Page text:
back to contents
If you don’t know much about Peter, he’s nothing less than a hero; with the courage to rise up against an unspeakable evil of his day, the widespread and cruel use of African slaves in the New World, even when it meant ridicule, hardship, and little hope for total success.
The situation was hideously bleak: businessmen were getting rich off the injustice, the government protected it, even some of his fellow Jesuits accepted it. But Peter took them all on.
“Servant of the Africans Forever”
Peter was born in Spain in 1581, just 70 years after African slaves had been introduced to the New World. After finishing his university studies, he joined the relatively new Society of Jesus (Jesuits). During his formation to become a priest, he met the porter and future saint Alphonsus Rodriguez. Known for his gift of prophesy, he urged Peter to serve God in Spain’s new colonies in the Americas.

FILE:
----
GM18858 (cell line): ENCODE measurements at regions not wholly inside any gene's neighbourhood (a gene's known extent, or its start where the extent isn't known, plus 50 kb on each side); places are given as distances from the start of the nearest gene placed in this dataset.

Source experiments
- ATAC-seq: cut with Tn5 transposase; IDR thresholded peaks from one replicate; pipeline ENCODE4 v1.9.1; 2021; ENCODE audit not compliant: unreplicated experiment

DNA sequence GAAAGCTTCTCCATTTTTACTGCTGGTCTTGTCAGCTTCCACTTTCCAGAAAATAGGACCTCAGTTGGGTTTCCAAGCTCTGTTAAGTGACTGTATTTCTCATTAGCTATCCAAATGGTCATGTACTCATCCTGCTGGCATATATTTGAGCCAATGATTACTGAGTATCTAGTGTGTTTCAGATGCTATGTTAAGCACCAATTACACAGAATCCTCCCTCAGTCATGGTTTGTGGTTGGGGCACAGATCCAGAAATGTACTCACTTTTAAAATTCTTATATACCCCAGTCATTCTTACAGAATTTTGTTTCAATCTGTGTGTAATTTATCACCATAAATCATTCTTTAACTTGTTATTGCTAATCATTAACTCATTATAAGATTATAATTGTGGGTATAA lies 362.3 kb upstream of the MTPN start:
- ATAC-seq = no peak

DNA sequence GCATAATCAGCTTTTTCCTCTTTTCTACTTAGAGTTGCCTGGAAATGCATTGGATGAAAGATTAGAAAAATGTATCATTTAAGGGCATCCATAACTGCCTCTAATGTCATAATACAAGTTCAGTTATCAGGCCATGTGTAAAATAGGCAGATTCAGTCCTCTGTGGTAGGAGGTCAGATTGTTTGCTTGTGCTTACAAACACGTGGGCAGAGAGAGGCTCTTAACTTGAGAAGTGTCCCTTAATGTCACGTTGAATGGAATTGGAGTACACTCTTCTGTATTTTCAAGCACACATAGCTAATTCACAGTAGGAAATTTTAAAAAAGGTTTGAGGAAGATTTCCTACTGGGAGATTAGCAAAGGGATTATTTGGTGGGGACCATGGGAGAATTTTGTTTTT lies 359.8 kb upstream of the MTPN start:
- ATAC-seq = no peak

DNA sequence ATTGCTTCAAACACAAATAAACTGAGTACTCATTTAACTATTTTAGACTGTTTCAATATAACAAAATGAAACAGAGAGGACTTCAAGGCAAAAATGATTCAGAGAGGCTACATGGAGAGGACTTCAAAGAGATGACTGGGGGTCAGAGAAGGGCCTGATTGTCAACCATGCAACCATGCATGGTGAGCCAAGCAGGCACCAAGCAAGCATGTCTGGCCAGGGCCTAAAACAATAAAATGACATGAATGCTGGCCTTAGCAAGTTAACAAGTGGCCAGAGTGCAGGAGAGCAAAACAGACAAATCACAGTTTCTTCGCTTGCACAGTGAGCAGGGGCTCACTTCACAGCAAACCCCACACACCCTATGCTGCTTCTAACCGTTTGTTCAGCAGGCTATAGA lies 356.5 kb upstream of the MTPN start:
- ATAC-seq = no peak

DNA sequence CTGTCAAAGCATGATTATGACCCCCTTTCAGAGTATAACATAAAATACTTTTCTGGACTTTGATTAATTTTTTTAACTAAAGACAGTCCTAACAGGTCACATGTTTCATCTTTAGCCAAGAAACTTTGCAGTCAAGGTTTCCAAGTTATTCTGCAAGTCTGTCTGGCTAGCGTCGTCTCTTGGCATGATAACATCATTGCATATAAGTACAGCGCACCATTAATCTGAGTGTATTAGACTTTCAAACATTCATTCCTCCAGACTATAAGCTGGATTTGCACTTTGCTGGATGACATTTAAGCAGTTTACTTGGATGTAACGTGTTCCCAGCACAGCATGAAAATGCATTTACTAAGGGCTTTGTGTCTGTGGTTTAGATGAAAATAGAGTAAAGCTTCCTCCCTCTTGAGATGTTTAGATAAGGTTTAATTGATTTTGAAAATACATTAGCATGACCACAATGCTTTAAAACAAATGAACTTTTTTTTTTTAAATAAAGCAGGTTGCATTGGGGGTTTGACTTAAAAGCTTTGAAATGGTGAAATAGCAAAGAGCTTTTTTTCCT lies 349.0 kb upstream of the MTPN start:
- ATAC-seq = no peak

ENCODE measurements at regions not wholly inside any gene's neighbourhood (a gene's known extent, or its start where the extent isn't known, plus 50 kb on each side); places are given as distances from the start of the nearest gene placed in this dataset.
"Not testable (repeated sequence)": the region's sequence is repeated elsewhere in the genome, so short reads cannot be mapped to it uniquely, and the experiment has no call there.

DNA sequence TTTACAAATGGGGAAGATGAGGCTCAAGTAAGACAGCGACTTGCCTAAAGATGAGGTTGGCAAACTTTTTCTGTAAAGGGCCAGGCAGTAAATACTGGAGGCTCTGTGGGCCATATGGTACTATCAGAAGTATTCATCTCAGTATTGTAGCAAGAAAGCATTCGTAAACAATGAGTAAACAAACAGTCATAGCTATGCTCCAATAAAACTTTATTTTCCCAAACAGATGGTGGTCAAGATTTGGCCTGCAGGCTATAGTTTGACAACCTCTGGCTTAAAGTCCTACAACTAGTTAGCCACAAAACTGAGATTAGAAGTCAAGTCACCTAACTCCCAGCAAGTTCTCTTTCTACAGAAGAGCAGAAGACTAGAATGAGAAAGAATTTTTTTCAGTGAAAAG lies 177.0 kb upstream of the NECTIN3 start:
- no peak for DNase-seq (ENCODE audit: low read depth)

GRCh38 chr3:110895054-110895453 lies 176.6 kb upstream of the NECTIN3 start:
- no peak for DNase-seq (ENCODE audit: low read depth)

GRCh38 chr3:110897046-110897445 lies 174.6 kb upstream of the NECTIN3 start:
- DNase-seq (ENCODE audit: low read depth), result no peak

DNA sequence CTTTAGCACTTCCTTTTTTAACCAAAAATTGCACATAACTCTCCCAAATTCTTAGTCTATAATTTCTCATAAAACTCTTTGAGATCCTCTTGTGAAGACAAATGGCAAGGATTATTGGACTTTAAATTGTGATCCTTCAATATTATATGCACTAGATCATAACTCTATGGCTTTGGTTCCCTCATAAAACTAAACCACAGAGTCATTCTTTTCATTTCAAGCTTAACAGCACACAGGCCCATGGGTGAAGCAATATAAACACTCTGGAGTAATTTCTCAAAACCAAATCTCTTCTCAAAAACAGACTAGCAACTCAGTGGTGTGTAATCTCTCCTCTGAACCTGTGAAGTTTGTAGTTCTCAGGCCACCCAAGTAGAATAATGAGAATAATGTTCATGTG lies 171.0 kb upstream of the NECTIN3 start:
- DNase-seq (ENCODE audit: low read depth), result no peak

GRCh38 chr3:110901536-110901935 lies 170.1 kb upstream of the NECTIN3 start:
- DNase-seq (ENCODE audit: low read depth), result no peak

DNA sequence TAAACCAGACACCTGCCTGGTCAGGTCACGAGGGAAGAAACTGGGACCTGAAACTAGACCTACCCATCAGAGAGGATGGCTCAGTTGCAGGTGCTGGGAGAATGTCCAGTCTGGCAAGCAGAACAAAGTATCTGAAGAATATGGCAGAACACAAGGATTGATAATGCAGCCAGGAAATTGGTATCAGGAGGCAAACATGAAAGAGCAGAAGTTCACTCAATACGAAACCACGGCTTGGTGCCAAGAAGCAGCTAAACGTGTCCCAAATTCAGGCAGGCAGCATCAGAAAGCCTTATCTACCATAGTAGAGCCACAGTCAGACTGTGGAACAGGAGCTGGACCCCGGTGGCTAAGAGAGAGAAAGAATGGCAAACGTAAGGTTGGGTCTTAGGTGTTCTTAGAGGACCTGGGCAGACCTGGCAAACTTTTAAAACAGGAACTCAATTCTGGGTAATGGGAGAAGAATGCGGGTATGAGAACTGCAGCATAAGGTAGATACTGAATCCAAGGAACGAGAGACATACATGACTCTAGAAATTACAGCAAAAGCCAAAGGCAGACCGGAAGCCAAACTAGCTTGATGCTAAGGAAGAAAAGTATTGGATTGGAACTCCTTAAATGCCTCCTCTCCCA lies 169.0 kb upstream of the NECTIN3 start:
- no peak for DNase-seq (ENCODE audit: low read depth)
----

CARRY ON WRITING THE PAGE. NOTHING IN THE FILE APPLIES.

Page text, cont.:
Peter took Rodriguez’ advice to heart and in 1610 arrived in Cartagena, a slave trading hub for the New World. A thousand slaves landed there each month before being sold off and moved throughout the territory. They were bought for two, and sold for 200 écus. Though half the cargo might die, the trade remained profitable. Neither the repeated censures of the pope, nor those of Catholic moralists could prevail against this greed.
For his first six years there, Peter was required to live in a Jesuit house for theological studies in preparation for being ordained a priest. But he was deeply disturbed by how brutally the African slaves were treated.
Who would speak for them? Who would stand up to the systematic cruelty and dehumanization throughout the colonies? Though some of his fellow Jesuits simply accepted the plight of the slaves, there was at least one priest with a heart like Peter’s: Fr. Alonso de Sandoval.